In 2013, hydrocarbon revenues in Oman were 31 billion USD. They accounted for 66 percent of Oman’s exports and 39 percent of its gross domestic product (GDP), according to the Central Bank of Oman. Oman has been more open about its oil and gas reserves than some of its neighbors. This perhaps results partly from the fact that the country is not a member of the Organization of Petroleum Exporting Countries (OPEC) and therefore not concerned about OPEC quotas. An additional factor is the presence of foreign companies that book reserves in Oman, rather than operating solely as service companies. Moreover, contrary to neighboring countries, Oman’s oil reserves are often deep and tight, leading to more expensive onshore extraction costs (as much as four times that of Saudi Arabia), and, in recent years, extensive use of enhanced oil recovery (EOR). According to the U.S. Energy Information Administration, Oman’s proven oil reserves are about 5.5 billion barrels. This is smaller than all other Persian Gulf countries except for Bahrain, though larger than Oman’s neighbor Yemen.
Oman possesses offshore fields as well as onshore fields, and the development of offshore fields has, along with onshore EOR, helped to maintain reserve levels for the Sultanate. However, production levels of crude oil and condensate fell during this decade after peaking in 2001 at 960,000 barrels per day (bbl/d). Natural production declines from aging fields combined with the difficulties of increasing reserves given Oman’s geology resulted in a steady decline to 710,000 bbl/d by 2007. From 2008 onwards, however, new investment and implementation of EOR bore fruit, with average production reaching 919,000 bbl/d in 2012.
One of the most important contributions to the return to production growth is the Oxy led steam flood project at the 2.1-billion barrel Mukhaizna heavy oil field. The company has increased production on the field from 5,000 bbl/d when it started the project in 2005 to 120,000 bbl/d in 2012. Other projects contributing to the renewed growth, though smaller in scale, include the Rak Petroleum (a private Omani company) and LG (of South Korea) offshore Block 8 that is building up production to 10,000 bbl/d.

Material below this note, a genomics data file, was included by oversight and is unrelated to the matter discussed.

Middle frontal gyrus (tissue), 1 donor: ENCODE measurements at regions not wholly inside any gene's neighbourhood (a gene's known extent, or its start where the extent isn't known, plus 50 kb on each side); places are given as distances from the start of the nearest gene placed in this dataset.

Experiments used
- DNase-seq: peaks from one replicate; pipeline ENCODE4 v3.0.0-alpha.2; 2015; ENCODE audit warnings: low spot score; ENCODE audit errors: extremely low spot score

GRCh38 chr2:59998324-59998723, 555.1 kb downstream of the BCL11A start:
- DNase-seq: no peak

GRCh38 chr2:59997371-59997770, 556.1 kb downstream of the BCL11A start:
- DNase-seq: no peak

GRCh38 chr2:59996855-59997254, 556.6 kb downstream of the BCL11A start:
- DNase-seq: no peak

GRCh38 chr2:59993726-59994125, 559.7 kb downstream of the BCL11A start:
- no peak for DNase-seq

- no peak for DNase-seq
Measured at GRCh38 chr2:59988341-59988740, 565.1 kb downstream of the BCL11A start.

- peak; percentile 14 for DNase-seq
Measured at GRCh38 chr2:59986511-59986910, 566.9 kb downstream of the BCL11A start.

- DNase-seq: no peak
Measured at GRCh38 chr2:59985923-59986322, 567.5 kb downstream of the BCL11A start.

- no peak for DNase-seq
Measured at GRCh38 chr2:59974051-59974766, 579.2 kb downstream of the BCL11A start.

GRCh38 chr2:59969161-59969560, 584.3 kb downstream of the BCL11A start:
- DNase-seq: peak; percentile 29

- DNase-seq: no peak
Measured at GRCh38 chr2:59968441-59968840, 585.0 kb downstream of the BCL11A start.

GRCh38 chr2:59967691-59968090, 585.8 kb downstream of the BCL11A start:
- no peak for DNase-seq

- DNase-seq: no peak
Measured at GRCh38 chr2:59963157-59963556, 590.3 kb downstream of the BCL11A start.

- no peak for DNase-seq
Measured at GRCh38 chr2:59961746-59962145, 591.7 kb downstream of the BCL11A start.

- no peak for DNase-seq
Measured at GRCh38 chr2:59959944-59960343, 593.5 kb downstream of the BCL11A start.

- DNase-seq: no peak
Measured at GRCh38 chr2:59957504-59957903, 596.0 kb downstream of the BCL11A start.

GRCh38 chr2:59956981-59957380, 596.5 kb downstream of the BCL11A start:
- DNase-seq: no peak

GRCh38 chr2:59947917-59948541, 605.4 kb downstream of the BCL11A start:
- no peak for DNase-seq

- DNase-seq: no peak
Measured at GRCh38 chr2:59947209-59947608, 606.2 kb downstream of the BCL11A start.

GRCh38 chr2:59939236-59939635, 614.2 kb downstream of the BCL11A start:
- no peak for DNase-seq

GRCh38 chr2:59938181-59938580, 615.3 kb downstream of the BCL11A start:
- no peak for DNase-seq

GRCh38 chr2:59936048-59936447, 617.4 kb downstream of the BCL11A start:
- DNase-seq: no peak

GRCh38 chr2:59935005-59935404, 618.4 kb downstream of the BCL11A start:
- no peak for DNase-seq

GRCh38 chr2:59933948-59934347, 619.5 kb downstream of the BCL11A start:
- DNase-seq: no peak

Most of Oman’s petroleum production acreage (about 85 percent) is controlled by Petroleum Development Oman (PDO), which is owned by the government of Oman (60 percent share), and the private companies Royal Dutch Shell (34 percent), Total (4 percent), and Partex (2 percent). PDO has a forty year concession/operating agreement, which began in 2004. In 2008, PDO invested 170 million USD in exploration and appraisals. Other important projects expected to come online soon include the Karim cluster of oil fields being developed by Medco Energi of Indonesia, which is trying to increase output from around 12,000 bbl/d to 30,000 bbl/d. Another is the Rima Cluster of Oman’s Petrogas, which is attempting to boost production from 2,000 bbl/d to 7,000 bbl/d.
Oman’s gas production increased from 99 billion cubic feet in 1990 to 936 billion cubic feet in 2011 (Source: EIA). Nearly all of the Sultanate’s gas is produced by Petroleum Development Oman (PDO). Oman’s domestic natural gas pipeline system is controlled by the Oman Gas Company (OGC), although OGC has contracted the management of the network to a consortium of private companies. Oman’s natural gas network spans about 1,100 miles, bringing supplies from production centers to the country’s LNG terminals, power plants, and other domestic end users.
Oman has put large efforts into developing its natural gas reserves, despite its reserves being relatively small for the region. Proven natural gas reserves are estimated by the EIA at 30 trillion cubic feet. This is the least in the Persian Gulf, other than Bahrain, though still a sizable amount by global standards. For example, it is greater than the gas reserves of the United Kingdom. However, like the United Kingdom, Oman has very high demand for its domestic gas (in 2011, consumption amounted to 619 billion cubic feet). Although this does indicate a high level of economic development in the Sultanate, it also means that Oman, like the United Kingdom, will import more and more gas, despite being a sizable producer.
As with oil, PDO is investing to expand natural gas production, but a number of non-PDO exploration and production projects are also being carried out. Most important is the Mukhaizna field, which is estimated to contain as much as 934 bcm, though this would concern gas in place, not proven reserves. In April 2009, Petronas signed a deal to explore Block 63, Harvest a deal to explore Block 64, and BG a deal to explore Block 60, all for gas.